Notes on the Liturgy #15 – The Offering

This is part 15 of 22 in the series Notes on the Liturgy

(One of the goals of Brothers of John the Steadfast is to train the Brothers in good practice and theology. This article is one in a series that teaches about the liturgy.

These articles were initially intended to be put into bulletins or read during the service to educate the laity on the different parts of the service. They were therefore purposefully made short.

Notes on the Liturgy #15 — The Offering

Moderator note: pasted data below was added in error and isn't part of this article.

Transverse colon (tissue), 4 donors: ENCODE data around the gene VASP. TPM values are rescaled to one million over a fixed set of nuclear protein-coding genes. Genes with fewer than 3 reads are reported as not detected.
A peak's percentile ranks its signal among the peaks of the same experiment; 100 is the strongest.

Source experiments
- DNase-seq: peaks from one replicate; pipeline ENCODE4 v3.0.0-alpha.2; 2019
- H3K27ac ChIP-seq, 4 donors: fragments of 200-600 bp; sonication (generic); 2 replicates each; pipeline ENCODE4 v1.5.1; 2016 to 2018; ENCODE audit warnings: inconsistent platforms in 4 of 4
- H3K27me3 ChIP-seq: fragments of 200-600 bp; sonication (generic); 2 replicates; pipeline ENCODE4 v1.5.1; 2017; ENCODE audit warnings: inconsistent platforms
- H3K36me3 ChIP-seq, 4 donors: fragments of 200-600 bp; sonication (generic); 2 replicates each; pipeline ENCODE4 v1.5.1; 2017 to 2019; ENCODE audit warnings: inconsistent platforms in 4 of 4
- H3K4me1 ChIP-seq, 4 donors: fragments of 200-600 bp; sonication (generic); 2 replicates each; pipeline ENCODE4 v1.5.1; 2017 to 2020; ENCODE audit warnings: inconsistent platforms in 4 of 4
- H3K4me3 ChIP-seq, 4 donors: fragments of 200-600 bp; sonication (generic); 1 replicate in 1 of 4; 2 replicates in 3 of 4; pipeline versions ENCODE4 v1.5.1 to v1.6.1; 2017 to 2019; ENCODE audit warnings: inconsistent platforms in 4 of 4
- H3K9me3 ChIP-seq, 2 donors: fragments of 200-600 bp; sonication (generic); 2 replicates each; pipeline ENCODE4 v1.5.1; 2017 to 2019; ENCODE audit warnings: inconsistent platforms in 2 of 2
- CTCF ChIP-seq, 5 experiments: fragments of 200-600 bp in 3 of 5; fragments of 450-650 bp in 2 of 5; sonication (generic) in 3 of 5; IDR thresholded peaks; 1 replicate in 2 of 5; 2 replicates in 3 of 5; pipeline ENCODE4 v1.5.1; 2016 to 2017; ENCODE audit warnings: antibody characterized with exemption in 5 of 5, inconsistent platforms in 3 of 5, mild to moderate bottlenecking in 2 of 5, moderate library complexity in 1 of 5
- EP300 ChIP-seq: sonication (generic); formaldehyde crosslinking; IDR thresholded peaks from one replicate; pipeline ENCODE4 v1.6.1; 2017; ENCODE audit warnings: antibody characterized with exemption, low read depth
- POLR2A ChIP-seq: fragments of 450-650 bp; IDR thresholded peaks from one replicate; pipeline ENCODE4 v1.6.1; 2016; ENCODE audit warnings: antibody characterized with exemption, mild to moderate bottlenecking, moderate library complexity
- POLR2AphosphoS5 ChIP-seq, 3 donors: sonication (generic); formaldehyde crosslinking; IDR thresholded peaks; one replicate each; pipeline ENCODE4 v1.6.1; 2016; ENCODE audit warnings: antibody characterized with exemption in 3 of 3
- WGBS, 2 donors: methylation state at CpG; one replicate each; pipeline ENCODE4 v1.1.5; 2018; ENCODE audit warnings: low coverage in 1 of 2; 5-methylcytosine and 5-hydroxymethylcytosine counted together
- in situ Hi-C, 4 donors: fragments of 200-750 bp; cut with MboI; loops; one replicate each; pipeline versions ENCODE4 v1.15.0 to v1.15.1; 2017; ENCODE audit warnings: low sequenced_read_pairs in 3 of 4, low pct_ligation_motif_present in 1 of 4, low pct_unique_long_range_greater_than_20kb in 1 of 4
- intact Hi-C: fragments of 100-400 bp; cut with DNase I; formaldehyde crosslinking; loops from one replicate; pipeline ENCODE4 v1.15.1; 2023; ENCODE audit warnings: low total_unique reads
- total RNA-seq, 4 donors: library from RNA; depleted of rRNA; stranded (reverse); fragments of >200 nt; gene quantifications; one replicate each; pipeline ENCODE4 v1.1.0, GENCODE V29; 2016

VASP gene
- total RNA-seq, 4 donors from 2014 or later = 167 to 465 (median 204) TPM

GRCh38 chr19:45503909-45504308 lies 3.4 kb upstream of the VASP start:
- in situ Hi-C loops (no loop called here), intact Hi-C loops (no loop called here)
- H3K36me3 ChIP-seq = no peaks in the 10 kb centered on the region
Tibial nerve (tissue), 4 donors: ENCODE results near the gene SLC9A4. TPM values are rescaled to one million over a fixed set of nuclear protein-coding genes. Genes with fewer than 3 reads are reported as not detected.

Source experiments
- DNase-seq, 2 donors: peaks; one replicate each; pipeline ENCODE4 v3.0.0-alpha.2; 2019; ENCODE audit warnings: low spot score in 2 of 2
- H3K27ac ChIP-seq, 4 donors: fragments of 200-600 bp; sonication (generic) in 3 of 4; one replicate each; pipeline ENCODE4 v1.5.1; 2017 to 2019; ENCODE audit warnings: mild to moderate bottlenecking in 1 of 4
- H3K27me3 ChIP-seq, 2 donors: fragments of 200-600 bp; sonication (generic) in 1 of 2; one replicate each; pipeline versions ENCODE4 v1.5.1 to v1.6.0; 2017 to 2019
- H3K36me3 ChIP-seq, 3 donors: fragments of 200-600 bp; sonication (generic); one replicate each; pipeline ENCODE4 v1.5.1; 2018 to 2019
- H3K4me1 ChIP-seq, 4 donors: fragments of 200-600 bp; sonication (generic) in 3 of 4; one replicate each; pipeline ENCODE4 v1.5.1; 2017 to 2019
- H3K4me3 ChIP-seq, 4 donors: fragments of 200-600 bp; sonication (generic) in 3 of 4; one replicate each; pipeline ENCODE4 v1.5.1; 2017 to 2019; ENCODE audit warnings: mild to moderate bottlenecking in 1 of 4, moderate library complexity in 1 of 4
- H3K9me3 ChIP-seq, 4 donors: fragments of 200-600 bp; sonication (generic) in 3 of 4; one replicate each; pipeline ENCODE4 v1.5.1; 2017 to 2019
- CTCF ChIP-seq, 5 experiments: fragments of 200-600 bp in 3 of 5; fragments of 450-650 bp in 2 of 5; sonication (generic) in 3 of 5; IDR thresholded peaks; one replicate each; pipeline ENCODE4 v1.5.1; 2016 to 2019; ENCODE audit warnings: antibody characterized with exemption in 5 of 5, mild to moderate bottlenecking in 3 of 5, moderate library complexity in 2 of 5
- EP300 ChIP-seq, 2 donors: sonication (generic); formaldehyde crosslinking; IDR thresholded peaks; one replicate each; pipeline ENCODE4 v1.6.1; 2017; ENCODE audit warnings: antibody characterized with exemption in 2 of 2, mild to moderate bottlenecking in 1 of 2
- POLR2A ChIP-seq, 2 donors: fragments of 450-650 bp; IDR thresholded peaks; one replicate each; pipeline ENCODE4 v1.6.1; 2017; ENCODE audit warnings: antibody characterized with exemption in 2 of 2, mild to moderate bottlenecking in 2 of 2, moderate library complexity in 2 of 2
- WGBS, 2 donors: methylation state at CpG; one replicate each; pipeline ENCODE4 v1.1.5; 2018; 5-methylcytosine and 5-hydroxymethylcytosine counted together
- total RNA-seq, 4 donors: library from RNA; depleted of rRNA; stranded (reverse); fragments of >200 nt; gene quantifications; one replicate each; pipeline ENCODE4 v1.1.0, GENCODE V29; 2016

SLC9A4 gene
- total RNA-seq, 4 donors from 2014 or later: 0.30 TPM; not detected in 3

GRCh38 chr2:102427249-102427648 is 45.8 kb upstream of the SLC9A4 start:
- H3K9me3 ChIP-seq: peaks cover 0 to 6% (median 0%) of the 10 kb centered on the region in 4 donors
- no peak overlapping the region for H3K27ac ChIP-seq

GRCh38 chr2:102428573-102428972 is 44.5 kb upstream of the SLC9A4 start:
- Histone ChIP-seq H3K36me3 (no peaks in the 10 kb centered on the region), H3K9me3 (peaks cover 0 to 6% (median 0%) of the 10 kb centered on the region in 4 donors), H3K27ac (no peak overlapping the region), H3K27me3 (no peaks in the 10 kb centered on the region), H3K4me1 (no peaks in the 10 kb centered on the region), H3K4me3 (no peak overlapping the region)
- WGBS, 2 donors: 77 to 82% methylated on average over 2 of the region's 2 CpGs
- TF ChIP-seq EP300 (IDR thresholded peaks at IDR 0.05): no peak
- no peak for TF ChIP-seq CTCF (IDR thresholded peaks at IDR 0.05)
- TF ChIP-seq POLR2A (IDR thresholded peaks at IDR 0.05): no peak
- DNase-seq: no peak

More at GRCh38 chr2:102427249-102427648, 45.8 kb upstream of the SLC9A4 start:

How often have we heard, “all the church cares about is money?” To such a person, the Offering becomes an opportunity to rationalize his hostile attitude. The Offering isn’t really meant for such a person. As a matter of fact, it has been my experience that giving doesn’t come by way of the new convert either. Offerings spring out of the deep–the deepness of abiding in Christ’s grace. When people mature in Christ, offerings can flow more freely. Indeed, the Christian offers his whole life up to God as a response to His mercy (Romans 12:1-2). The Offering only makes sense when seen in the light of Christ. When Christ holds the strings to open my heart, He will in time hold the purse strings as well.